Newspaper article The Journal (Newcastle, England)

Open-Air Venue Will Be Just Perfect for Mr Stink; Shakespeare and Austen Are Outdoor Favourites, but What about Mr Stink? DAVID WHETSTONE Looks at a Pungent Addition to the Summer's Theatre Line-Up

Newspaper article The Journal (Newcastle, England)

Open-Air Venue Will Be Just Perfect for Mr Stink; Shakespeare and Austen Are Outdoor Favourites, but What about Mr Stink? DAVID WHETSTONE Looks at a Pungent Addition to the Summer's Theatre Line-Up

Article excerpt

Byline: DAVID WHETSTONE

IF there's a funny smell in Jesmond Dene this weekend, it could be Mr Stink. David Walliams's popular children's story is one of this year's touring shows from Heartbreak Productions.

Heartbreak has been coming to the Newcastle beauty spot since 2004, performing plays on Coleman's Field next to Pets' Corner. Previously it had set up its stage at Blackfriars in the city centre but were drawn to the dene's pleasant greenery.

Company founder Peter Mimmack spent the first seven years of his life in Gosforth, Newcastle, where his father was a Methodist minister.

The family moved away but Peter returned to study geography at Newcastle University in the 1980s and got bitten by the acting bug. He joined the theatre society and saw Jeremy Irons in a Royal Shakespeare Company production of The Winter's Tale.

After graduating he worked in surveying for a while but decided a theatrical life was for him.

After signing up for an acting course, he established Heartbreak Productions in 1991.

It is still based in Leamington Spa, where he runs it with his actress wife, Maddy Kerr. Every summer they orchestrate a complex system of touring theatre, with different productions snaking across the country to perform at various outdoor locations.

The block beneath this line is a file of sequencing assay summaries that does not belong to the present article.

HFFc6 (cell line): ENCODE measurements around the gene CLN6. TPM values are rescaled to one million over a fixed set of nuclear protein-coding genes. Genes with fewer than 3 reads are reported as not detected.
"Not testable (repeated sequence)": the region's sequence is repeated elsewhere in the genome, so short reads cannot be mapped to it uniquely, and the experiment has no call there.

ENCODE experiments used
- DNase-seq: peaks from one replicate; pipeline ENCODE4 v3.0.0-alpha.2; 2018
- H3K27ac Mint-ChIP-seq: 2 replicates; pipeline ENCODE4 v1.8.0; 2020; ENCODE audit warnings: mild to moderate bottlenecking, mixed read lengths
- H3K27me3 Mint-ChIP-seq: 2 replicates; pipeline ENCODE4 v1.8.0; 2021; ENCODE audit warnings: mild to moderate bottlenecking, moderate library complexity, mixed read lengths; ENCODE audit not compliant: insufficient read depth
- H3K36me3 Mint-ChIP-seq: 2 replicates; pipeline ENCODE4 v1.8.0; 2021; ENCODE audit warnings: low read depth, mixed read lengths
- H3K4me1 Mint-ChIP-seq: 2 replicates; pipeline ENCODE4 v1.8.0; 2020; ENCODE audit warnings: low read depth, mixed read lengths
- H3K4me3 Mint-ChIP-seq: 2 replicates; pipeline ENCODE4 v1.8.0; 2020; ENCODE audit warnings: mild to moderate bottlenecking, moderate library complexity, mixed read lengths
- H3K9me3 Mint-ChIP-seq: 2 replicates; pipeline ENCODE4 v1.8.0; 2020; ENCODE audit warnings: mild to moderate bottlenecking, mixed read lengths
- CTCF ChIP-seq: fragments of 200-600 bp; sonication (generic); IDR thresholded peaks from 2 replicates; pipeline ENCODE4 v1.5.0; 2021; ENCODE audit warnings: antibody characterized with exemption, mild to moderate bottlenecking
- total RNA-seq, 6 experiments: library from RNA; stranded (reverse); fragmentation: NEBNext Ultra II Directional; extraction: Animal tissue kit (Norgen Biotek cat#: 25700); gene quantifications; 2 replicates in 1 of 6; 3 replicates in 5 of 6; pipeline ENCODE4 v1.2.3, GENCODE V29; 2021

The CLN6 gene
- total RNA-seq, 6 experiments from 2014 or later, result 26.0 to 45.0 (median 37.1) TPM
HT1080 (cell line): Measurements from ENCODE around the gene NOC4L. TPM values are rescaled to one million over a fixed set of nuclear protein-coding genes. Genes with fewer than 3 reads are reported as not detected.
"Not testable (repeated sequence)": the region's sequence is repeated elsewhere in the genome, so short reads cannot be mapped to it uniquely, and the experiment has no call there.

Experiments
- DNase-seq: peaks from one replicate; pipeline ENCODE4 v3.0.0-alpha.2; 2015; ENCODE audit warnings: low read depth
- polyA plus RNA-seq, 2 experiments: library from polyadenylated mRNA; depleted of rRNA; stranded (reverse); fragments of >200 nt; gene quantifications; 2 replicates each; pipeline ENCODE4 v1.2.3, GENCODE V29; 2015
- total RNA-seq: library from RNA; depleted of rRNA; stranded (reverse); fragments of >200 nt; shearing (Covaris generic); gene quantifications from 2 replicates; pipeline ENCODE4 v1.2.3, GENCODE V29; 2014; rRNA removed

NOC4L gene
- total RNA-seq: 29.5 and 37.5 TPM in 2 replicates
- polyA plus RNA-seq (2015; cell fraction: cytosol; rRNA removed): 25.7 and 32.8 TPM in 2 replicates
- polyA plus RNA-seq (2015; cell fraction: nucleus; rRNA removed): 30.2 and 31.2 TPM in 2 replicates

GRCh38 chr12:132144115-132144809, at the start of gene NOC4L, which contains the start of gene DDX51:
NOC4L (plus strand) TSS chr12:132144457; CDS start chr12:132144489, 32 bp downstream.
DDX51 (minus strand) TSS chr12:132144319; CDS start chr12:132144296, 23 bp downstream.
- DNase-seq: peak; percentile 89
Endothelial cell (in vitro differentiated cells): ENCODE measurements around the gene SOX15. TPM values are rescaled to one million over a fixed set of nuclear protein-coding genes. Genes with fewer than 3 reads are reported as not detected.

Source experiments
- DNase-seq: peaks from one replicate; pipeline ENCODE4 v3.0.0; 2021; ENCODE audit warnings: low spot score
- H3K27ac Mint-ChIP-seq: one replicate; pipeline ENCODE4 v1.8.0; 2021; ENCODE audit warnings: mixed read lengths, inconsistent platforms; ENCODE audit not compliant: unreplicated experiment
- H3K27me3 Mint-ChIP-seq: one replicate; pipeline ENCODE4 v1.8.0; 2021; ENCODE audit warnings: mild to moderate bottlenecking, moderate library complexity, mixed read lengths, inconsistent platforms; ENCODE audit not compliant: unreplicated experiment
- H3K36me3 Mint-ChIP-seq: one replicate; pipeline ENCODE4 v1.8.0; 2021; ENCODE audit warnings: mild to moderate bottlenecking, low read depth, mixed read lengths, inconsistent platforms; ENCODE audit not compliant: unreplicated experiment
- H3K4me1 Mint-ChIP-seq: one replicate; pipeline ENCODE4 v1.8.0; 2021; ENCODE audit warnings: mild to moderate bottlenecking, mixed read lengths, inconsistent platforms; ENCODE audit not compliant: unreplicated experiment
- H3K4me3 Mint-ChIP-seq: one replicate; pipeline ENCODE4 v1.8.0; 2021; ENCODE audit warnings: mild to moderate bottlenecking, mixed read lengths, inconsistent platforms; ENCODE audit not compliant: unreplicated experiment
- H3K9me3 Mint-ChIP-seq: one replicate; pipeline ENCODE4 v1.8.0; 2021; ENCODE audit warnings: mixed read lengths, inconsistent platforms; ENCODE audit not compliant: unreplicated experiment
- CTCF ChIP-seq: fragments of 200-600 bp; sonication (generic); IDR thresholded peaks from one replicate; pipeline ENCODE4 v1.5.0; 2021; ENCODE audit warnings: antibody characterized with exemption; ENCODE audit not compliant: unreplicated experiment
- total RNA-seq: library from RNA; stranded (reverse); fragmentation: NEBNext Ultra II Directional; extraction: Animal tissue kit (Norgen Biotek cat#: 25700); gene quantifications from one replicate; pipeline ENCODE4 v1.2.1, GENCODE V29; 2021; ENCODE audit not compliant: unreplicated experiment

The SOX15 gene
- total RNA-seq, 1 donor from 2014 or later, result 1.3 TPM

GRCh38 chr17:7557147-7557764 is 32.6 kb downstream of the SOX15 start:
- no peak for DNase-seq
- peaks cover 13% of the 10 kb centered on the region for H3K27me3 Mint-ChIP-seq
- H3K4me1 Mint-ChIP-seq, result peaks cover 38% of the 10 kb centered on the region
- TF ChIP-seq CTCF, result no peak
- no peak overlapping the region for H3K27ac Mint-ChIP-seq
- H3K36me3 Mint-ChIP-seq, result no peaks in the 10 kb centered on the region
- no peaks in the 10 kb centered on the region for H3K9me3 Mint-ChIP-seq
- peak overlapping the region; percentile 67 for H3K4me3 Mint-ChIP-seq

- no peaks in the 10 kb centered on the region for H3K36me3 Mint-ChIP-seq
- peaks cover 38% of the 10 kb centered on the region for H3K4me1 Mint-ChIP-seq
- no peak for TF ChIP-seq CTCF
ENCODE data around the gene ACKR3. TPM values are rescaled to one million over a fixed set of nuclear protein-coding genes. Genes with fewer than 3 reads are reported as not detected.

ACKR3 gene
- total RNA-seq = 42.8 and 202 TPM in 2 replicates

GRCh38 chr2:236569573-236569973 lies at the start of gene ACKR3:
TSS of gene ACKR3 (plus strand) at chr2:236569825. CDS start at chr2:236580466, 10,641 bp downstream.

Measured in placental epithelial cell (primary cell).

This summer the company has revamped its production of Emma, based on Jane Austen's novel, and created a new musical version of Love's Labour's Lost, the Shakespeare play, setting it in an Oxford college.

Both of these, to be performed by the same company of six actors, sound like fairly traditional fare for a company which finds many of its audiences at heritage sites.

They will, in fact, be staged at Gibside, the National Trust property near Rowlands Gill, and Belsay Hall, Castle and Gardens, Northumberland, in August and also in Jesmond Dene in July.

But Mr Stink, with a different cast of five, is new. It is an adaptation of the Walliams tale, first published in 2009, telling of the friendship between a young girl, Chloe Crumb, and Mr Stink, a "stinky gentleman" with a dirty dog called Duchess.

Peter says he directed Peter Pan for the company last year and took time to scrutinise audiences around the country.

"It was interesting to see the number of grandparents who had brought their grandchildren, perhaps thinking that this was something they remembered from their childhood.

"Like Alice in Wonderland, it's a nice Edwardian tale with magic and elaborate costumes. But it got me wondering what we could do to get the parents, or the whole family, to come.

"David Walliams is popular and has written some really great books for kids - and the illustrations (by Quentin Blake) are the same as appear in the Roald Dahl books, which are what I grew up with. …

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